Activists of Ahl-e-Sunnat-wal-Jamaat (ASWJ) hold a protest Defence and Stability of Pakistan rally from Lal Masjid to National Press Club. — Photo by INP
ISLAMABAD: The Pakistan Muslim League-Nawaz (PML-N) received a vote of confidence from some unlikely allies, as the proscribed Ahle Sunnat Wal Jamaat (ASWJ) – formerly known as the Sipah-i-Sahaba Pakistan (SSP) – rallied in support of the ruling party after Friday prayers.
The demonstrators, led by ASWJ chief Ahmed Ludhianvi, marched from the Lal Masjid to the National Press Club, in opposition to what they called “attempts to replicate an Iran-style revolution in Pakistan”.
However, the rally was punctuated by sectarian slogans. ASWJ and the Jamiat Ulema-i-Islam-Sami (JUI-S) members who spoke at the rally also used derogatory language towards Pakistan Tehreek-i-Insaf chief Imran Khan, Pakistan Awami Tehreek leader Tahirul Qadri and Raja Nasir Abbas of the Majlis-i-Wahdatul Muslimeen (MWM).
Participants of the rally, titled the ‘Defence of Islam and Stability of Pakistan’ also denounced J. Salik, Sheikh Rashid Ahmed and the Chaudhrys of Gujrat for siding with Mr Khan and Dr Qadri.
ASWJ rallies in support of democracy, alleges Qadri wants to impose Iran-style revolution on Pakistan
Consisting mostly of students and teachers from local Deobandi ASWJ-affiliated madressahs and Lal Masjid, rally participants even carried placards bearing incendiary slogans, including one that said: “Those opposing the PML-N government would do so over our dead bodies”.
The primary thrust of all the speakers was the claim that Allama Tahirul Qadri was trying to force a revolution on the country, along the lines of the Ayatollah Khomeni-led Iranian revolution of 1979.
Ludhianvi said that Dr Qadri was “conspiring against Sunnis in Pakistan by importing the Iranian Revolution”.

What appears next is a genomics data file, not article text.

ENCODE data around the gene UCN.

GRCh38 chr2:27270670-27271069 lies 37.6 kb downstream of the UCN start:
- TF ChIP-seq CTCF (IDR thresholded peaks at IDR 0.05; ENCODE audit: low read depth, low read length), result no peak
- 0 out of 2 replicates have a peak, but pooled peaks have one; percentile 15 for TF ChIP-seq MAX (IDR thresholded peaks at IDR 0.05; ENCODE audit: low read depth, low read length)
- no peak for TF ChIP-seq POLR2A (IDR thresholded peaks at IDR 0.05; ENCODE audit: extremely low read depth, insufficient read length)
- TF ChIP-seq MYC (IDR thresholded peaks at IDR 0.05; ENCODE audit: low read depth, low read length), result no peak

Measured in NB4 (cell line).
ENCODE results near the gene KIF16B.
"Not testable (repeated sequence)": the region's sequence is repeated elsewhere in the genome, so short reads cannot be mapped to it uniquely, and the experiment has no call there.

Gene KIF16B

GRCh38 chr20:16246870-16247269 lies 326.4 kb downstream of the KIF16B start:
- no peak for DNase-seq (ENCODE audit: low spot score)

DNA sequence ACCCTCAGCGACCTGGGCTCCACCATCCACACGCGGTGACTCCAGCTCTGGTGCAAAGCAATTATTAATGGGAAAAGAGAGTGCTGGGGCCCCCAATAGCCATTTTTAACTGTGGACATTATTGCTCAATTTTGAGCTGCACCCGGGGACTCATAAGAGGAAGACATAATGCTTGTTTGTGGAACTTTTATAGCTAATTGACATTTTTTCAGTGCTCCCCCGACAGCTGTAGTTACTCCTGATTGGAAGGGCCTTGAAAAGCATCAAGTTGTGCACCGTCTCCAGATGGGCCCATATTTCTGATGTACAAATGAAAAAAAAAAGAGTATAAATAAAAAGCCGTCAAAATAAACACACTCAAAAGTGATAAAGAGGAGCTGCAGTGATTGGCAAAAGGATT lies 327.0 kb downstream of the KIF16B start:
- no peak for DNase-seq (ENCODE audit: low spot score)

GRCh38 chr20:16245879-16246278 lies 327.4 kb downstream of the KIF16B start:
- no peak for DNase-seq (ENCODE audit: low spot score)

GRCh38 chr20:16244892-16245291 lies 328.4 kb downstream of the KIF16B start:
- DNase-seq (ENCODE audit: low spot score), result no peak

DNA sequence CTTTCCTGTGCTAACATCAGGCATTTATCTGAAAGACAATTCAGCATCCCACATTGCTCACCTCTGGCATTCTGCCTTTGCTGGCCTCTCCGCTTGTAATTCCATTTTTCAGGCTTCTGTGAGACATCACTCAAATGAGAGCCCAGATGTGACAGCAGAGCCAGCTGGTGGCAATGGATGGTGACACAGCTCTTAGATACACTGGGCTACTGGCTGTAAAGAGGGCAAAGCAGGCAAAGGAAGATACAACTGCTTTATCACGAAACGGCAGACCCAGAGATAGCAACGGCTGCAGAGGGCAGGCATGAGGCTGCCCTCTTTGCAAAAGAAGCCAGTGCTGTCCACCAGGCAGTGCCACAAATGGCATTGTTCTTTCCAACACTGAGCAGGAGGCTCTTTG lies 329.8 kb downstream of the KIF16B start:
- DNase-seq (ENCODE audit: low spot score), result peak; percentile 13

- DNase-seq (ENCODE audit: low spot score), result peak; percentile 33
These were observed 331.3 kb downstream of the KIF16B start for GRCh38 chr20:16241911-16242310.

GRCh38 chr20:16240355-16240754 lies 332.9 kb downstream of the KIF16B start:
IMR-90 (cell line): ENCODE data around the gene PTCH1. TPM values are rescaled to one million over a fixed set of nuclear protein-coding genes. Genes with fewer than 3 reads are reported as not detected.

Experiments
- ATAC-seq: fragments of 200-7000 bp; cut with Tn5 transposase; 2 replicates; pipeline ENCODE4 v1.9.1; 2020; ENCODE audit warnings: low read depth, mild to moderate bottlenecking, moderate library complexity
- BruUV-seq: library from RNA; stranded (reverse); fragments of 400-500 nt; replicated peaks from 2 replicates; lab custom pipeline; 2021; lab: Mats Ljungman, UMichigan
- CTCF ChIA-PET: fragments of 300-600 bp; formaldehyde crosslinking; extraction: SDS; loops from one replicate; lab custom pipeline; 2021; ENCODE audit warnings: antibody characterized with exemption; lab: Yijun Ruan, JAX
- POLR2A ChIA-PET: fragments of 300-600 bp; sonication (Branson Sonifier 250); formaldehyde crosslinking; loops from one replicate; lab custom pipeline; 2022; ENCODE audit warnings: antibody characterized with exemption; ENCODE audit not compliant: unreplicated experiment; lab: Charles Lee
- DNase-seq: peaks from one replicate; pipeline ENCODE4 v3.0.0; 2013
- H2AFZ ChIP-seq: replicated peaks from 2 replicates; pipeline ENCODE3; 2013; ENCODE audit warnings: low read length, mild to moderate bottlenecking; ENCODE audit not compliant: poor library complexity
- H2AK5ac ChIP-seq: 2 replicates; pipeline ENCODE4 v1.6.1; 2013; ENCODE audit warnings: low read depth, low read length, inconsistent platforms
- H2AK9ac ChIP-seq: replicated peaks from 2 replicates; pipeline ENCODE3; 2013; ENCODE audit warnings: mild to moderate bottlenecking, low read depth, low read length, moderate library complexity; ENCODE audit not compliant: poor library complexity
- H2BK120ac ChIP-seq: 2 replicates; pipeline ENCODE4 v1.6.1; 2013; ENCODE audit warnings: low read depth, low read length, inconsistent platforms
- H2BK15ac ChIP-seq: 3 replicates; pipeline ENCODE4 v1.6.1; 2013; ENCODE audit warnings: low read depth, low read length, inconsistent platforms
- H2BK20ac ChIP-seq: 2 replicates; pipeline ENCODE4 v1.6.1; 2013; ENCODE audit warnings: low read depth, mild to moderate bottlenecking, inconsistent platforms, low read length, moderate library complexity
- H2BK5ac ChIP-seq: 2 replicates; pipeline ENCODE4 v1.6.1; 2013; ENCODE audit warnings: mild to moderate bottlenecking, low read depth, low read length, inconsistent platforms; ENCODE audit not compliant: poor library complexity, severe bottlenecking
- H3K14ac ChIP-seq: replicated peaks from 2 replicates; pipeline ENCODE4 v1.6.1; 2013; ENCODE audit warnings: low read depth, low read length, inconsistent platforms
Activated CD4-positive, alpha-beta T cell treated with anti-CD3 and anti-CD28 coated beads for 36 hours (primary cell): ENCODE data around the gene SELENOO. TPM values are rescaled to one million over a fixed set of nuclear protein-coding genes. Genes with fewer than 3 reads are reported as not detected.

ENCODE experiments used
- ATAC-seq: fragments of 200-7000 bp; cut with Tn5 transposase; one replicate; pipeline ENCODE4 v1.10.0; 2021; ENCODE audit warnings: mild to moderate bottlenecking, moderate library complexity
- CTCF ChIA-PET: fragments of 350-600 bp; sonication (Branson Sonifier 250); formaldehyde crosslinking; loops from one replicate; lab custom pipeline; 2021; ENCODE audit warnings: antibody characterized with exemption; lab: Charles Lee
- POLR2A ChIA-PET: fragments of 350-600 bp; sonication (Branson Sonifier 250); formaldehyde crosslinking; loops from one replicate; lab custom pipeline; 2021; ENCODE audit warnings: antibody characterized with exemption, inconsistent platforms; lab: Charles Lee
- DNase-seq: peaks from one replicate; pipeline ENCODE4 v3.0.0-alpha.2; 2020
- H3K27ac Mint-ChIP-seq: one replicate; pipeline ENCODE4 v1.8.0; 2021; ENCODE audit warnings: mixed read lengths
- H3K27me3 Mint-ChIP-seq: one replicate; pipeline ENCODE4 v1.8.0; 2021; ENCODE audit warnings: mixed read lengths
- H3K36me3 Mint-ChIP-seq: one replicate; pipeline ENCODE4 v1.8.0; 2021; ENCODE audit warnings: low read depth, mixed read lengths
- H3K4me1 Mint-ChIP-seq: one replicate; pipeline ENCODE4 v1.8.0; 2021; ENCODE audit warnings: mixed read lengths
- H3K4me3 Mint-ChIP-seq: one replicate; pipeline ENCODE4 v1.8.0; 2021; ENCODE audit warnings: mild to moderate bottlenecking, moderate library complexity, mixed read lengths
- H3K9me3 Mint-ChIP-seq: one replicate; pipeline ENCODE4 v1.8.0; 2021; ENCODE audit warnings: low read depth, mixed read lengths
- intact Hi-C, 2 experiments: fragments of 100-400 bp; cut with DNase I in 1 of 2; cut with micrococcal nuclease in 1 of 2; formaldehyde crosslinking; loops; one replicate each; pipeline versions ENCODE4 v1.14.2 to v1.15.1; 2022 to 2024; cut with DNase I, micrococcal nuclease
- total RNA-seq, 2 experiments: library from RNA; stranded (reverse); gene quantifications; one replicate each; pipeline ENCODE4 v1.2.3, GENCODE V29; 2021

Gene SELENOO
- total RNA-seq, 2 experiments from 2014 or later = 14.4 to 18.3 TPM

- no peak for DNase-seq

“Ahle Sunnat is the majority (sect) in Pakistan and we want our brand of Sharia in the country,” he said, stopping short of hurling direct threats against both the PAT and PTI.
Challenging both party leaders, he said his party could call so many people to the capital that there will be “no space left”, adding that the protesters on Constitution Avenue would “all run away after seeing the numbers of our supporters”.Mr Ludhianvi also had a word of advice for both PAT and PTI.
“I regret the 14 deaths in Model Town, but more than 7,000 of our workers have been assassinated, yet we have never taken to the streets in protest. Imran Khan is upset about electoral rigging; I too am a victim of rigging but I’ve taken a legal recourse,” the ASWJ chief said, adding, “My advice to both of you: learn from our example and don’t act like extremists”.
JUI-S Islamabad chapter head Sheikhul Hadis Abdul Rauf called the PTI and PAT marches “a conspiracy against Islam and Pakistan” and called upon all Sunnis to rise up in defence of their religion and country.
PML-N youth wing leaders and members of the party’s Islamabad chapter, who were also present on stage at the time, lauded the ASWJ for coming out in support of Islam, Pakistan and democracy.
As the participants raised sectarian slogans, PML-N Youth Wing’s Yasir Abbasi said that neither Imran Khan nor Dr Qadri had ever stood up against threats to Islam or the country.
“Maulana Ludhianvi is the real defender of Islam. He is our leader – we look to you whenever Islam faces hard times,” Mr Abbasi said.
Senior ASWJ leader Masoodur Rehman Usmani even went as far as to suggest that the term ‘Mustafavi Revolution’ – being used by Tahirul Qadri and his supporters – had nothing to do with the Holy Prophet (peace be upon him).“This refers to the name of one of Ayatullah Khomeni’s daughter, who was called Mustafavi. She would indoctrinate Tahirul Qadri with ideas from the Iranian revolution,” Usmani told the crowd, branding Dr Qadri “an infidel” and denouncing Imran Khan for “spreading obscenity and shamelessness among the women of Islamabad”.
However, political analysts have a grave view of the ASWJ’s decision to join the fray in defence of ‘democracy’.
“It seems the PML-N has unleashed its ally among extremist groups, but it is dangerous to give them space,” senior journalist and commentator Zahid Hussain told Dawn, adding, “The government needs to resolve the issue through political means, not by bringing proscribed groups to its aid”.